JOE KIRKWOOD JR. - DOCUMENT DOUBLE SIGNED CIRCA 1946 - HFSID 289204
JOE KIRKWOOD, JR. Consent form authorizing the Motion Picture Relief Fund to reproduce hIS signature and likeness for a series of stamps raising money for needy film industry veterans. The form is signed twice by Kirkwood, once to grant permission and again as an autograph specimen.
Sale Price $446.25
JOE KIRKWOOD, JR.
Consent form authorizing the Motion Picture Relief Fund to reproduce hIS signature and likeness for a series of stamps raising money for needy film industry veterans. The form is signed twice by Kirkwood, once to grant permission and again as an autograph specimen. A remarkable, perfectly verified example!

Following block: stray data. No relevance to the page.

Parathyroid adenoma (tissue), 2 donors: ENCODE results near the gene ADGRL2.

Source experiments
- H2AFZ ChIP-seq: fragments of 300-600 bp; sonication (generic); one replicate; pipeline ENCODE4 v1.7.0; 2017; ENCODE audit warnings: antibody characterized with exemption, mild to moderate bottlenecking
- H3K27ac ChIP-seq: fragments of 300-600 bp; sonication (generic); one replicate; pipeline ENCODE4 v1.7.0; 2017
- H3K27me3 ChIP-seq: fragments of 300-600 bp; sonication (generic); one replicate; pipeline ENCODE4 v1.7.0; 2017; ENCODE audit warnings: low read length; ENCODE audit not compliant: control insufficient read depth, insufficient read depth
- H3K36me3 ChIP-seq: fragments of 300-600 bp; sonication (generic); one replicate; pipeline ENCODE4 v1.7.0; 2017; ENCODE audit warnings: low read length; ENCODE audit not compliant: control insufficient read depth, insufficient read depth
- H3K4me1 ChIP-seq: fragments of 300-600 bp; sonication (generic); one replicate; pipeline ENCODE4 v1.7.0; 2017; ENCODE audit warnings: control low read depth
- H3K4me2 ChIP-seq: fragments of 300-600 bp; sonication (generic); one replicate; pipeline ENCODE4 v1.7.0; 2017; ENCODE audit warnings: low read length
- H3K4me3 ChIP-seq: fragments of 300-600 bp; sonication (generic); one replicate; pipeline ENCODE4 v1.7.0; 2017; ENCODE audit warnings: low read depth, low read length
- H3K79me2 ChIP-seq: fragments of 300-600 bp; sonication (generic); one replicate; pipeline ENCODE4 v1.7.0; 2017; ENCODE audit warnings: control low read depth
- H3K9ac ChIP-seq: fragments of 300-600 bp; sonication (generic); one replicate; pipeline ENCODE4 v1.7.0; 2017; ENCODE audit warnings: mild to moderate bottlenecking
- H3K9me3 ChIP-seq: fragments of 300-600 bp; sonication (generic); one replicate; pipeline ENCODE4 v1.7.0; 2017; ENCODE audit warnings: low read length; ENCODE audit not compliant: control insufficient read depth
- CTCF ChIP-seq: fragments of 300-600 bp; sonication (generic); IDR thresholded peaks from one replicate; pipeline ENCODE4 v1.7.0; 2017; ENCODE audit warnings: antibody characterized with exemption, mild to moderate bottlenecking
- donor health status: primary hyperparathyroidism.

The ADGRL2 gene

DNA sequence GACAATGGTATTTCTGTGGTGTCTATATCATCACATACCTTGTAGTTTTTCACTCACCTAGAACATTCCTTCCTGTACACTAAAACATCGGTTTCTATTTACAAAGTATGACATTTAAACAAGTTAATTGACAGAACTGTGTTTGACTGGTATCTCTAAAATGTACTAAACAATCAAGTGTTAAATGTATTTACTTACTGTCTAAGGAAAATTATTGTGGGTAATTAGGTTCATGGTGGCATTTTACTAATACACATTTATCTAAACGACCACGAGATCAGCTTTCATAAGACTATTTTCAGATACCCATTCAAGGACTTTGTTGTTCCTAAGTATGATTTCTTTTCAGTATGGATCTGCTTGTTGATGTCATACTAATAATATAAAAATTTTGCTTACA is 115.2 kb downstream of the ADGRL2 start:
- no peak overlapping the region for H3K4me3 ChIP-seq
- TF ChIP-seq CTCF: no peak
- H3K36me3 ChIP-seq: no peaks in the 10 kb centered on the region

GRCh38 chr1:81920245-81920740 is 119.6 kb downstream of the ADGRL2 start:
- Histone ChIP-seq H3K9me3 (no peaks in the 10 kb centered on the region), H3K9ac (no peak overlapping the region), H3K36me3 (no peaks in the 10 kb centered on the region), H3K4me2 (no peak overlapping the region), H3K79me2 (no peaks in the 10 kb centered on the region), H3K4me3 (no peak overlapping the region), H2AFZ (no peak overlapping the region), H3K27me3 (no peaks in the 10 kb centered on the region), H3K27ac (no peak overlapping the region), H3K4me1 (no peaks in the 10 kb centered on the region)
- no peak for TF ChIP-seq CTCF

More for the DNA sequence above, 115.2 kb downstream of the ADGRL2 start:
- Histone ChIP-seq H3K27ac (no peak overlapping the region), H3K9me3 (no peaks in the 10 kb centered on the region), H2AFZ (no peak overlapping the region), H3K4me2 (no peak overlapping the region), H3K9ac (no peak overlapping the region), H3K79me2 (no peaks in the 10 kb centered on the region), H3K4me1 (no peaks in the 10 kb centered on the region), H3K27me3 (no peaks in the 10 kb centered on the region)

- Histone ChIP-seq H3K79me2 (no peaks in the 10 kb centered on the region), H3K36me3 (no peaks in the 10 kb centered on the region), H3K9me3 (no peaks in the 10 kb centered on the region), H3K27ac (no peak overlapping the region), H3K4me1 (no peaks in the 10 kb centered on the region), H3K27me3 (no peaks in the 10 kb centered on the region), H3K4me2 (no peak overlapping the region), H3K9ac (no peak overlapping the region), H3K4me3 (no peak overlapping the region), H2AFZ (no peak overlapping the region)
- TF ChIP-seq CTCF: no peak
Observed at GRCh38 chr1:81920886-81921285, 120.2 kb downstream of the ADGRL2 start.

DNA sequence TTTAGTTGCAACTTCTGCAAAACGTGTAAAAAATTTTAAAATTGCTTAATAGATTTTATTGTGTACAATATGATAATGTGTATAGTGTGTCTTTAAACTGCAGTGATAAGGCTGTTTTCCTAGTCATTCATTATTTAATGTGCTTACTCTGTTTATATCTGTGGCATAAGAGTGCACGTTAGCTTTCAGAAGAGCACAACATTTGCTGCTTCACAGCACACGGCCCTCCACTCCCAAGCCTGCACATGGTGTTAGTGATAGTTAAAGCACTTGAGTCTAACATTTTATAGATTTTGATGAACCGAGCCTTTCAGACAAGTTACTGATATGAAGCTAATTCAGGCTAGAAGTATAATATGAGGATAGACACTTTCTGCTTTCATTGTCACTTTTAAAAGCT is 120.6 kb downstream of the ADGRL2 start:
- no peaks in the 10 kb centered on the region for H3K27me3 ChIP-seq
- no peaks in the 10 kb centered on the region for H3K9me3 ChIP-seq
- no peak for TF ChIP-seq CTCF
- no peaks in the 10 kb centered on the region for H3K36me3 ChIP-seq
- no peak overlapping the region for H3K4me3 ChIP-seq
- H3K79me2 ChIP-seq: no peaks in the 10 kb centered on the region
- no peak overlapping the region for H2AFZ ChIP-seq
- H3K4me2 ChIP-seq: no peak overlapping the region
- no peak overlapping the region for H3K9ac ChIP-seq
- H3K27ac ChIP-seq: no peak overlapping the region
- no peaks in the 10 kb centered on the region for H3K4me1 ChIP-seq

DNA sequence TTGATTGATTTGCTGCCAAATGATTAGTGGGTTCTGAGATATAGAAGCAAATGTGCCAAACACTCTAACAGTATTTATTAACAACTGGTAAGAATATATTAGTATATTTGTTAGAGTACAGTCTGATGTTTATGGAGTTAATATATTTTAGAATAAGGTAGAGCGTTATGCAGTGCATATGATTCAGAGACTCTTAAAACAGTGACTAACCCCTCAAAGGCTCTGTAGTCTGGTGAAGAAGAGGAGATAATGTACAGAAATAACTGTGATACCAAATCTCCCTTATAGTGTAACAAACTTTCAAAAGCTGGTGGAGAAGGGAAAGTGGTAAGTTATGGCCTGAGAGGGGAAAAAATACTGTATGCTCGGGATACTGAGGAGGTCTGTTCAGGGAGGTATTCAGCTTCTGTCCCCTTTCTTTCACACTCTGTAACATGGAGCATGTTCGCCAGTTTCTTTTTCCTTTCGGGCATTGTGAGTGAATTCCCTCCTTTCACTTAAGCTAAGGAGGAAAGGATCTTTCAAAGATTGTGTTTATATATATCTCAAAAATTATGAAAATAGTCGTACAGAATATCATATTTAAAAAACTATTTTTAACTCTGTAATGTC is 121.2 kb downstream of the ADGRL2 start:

Document signed twice: "Joe Kirkwood, Jr.", 1 page, 8½x11. Los Angeles, California, circa 1946. Joe Kirkwood, Jr. grants to the Motion Picture Relief Fund, Inc., its successors and assigns, the exclusive right to use his name, autograph, photographic likeness, or artist's sketch of the likeness, for reproduction on engraved, embossed or printed stamps, and in stamp albums, and in connection with the advertising and exploitation of these stamps and stamp albums for sale throughout the world. Australian golfer Joe Kirkwood, Jr. (b. 1920), and his father, Joe Kirkwood, Sr., became the first father and son to make the cut in the US Open (1948). Kirkwood won the Philadelphia Inquirer Open in 1949 and the Blue Ribbon Open in 1951, for the latter win. Kirkwood played the title role in eleven Joe Palooka movies between 1946 and 1951, and in the 1954 American TV series. Later he was a news reporter on NBC Radio's Monitor. The Motion Picture Relief Fund was founded in 1921 to assist ill and needy film industry veterans, as expressed in its motto: "We take care of our own." The fund raised money through voluntary payroll deductions and celebrity events. As President of the Fund from 1939 until his death in 1956, film and radio star Jean Hersholt conceived Hollywood Star Stamps as a fundraising method. These stamps, 468 in all, were sold at dime stores after World War II in sheets of 6-12, at 10 cents per sheet, and were an immediate hit with collectors. Now called the Motion Picture and Television Fund, the non-profit organization funds its own hospital and retirement home. It confers the Jean Hersholt Humanitarian Award annually at the Academy Awards ceremony to "an individual in the motion picture industry whose humanitarian efforts have brought credit to the industry." Filing holes at left edge. Lightly creased. Otherwise, fine condition.
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